Monthly Archives: April 2013

Homework stamping

My homework process:

  1. Students do homework in spiral notebook, Cornell Notes formatted, right-hand pages only.
  2. I check and stamp homework each morning, usually at the very beginning of class. A stamp goes on the homework and the homework log. (See link.)
  3. I record homework each Friday.

At each desk, I’m looking for both the log (colored paper) and the homework to be visible as I arrive at the desk. I glance at the homework for apparent content, including assignment, name/date/period, Cornell questions and summary, boxed answers. Each visit generally takes less than 10 seconds, especially with an assistant operating the stamp.

Homework log

 

Supplies (non-digital)

What do you want?

I want:

  • Paper, including colored paper
  • Protractors, compasses, rulers
  • Cheap scientific calculators
  • Vacuum cleaner
  • Other cleaning supplies
  • EXPO markers
  • Wire baskets for papers
  • Cubby/pigeonholes for paper distribution
  • Bookshelf
  • Three-ring binders
  • Laser pointer
  • Laser printer
  • Whiteboard geometry supplies, including compass and protractor
  • Origami paper
  • Patty paper
  • Colored pencils
  • Glue Sticks
  • Post-Its
  • Stapler and staples
  • Paperclips
  • Tape dispenser and tape
  • Three-hole punch
  • Pencil sharpener
  • Easel and sheets of easel-size paper
  • Paper trimmer
  • Clipboard

Department services

Can we commit to services the department as a whole will provide?

  • CAHSEE prep in all math & science classrooms throughout the year (five minutes a week or a day).
  • CAHSEE bootcamp in the beginning of second semester.
  • MDTP during the first week, to identify at-risk math students, resulting in remediation.
  • A posted tutoring schedule for all math teachers (and all math students).

Department guidelines

Some things to think about, for guidelines or expectations: what do we expect from all the RMHS math students?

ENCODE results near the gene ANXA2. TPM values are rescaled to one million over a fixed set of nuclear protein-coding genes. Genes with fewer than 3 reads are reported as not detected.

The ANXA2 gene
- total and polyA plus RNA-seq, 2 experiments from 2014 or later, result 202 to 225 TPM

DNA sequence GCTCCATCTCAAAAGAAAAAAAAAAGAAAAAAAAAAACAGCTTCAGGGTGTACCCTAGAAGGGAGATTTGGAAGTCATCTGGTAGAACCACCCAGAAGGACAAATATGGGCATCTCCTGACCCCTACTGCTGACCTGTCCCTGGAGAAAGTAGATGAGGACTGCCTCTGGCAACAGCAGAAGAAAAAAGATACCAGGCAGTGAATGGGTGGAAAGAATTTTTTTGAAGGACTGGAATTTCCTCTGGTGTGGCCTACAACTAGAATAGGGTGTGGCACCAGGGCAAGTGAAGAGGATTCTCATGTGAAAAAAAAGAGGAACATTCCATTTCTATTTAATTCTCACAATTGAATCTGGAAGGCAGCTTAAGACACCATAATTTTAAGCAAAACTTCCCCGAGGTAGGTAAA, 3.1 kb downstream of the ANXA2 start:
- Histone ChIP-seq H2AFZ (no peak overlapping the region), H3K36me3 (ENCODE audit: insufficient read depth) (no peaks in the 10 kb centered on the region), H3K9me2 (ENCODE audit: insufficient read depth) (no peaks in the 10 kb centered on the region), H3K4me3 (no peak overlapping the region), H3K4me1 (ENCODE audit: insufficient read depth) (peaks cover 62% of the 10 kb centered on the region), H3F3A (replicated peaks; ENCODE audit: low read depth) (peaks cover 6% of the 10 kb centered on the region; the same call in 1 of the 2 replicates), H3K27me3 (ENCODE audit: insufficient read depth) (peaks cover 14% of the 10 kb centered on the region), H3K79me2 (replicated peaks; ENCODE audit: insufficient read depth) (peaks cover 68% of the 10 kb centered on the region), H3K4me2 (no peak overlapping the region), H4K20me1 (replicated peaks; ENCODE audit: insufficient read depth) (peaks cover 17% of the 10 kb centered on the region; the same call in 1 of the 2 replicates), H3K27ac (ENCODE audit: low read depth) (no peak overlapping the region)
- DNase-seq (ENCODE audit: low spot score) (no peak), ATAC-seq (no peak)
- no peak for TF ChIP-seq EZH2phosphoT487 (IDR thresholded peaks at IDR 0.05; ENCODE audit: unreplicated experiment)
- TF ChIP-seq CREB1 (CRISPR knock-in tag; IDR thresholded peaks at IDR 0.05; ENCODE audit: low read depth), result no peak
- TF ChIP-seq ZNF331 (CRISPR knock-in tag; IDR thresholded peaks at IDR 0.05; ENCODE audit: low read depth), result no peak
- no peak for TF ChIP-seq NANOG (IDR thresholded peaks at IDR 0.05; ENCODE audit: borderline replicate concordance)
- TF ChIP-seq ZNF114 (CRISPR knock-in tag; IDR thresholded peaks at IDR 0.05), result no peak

• In final answers, fractions are simplified.
  • Rounding, when implied or specified, is the last step.
  • Units are always included.
  • To solve equations, work down one equation at a time, with equal signs vertically stacked. Do not mix arithmetic into this sequence. (E.g., putting long division right in the middle of the series of equivalent equations.)
  • Use equal signs to show that two expressions are equivalent, not to mean “and here comes my next step.”

What tools could we tell them to bring?

  • Two sharp pencils.
  • One dark-ink pen.
  • Lined paper.

What skills?

  • Multiplication facts (up to 12×12).
  • Addition and subtraction facts.
  • Memorize perfect squares up to 202.
  • Memorize perfect cubes up to 103.
  • Know how to multiply and divide by powers of ten.

Algebra 1 paths

I notice in the course offerings two important items:

  • We are not offering Integrated Math.
  • We are offering an Algebra 1 Strategic class.

The Strategic class requires concurrent enrollment in Algebra 1 and is determined by low CST results. Is this then only for repeaters? (In other words, it’s not for freshman Algebra 1 students who did bad in 8th grade.)

Do we have a plan for the students who marginally pass Algebra 1 as freshmen? It looks as if they go into Geometry, followed by Algebra 1. So we’ll have students in Algebra II CP have gotten a D- in Algebra 1 and another D- in Geometry.

Any alternatives to this? Is this an individual decision, made in the Counseling office?

Course Catalog

Assigning higher-level classes

We’ll be adding Calculus, Pre-Calculus, and Statistics over the next couple years. Who will get those? Will they go to us, the first crew? Or will we keep our current assignments, and we’ll bring in new hires to pick up the higher-level classes?

Will the department get an opportunity to contribute our thoughts to this process?

When will Chris and Ken create this year’s master schedule?

All iPads, all the time!

Very excited about this iPad idea. Is it official? This year?

How does it work? Do the kids carry them around? For the kids who don’t have access at home, is the textbook stored on the iPad, so it’s completely accessible?

Do we tell ETIS what we want on our iPads and on our students’ iPads? Can the students then install and upgrade their own apps? Who maintains our iPads? (It’s been a real hassle for the teachers at PSHS who have access to the iPad cart to keep them maintained. We check them out all day, and then run upgrades on all the individual iPads during our down moments that day.)

What if they drop or lose it? Yes, I understand there is insurance. (Is there also a contract and replacement fee?) How soon is a lost or broken iPad replaced? Do we have a set in the classroom for borrowing in class? How do they do homework then?

Will the students sign up for BYOD? Will a student’s own smart phone or tablet serve as a backup device?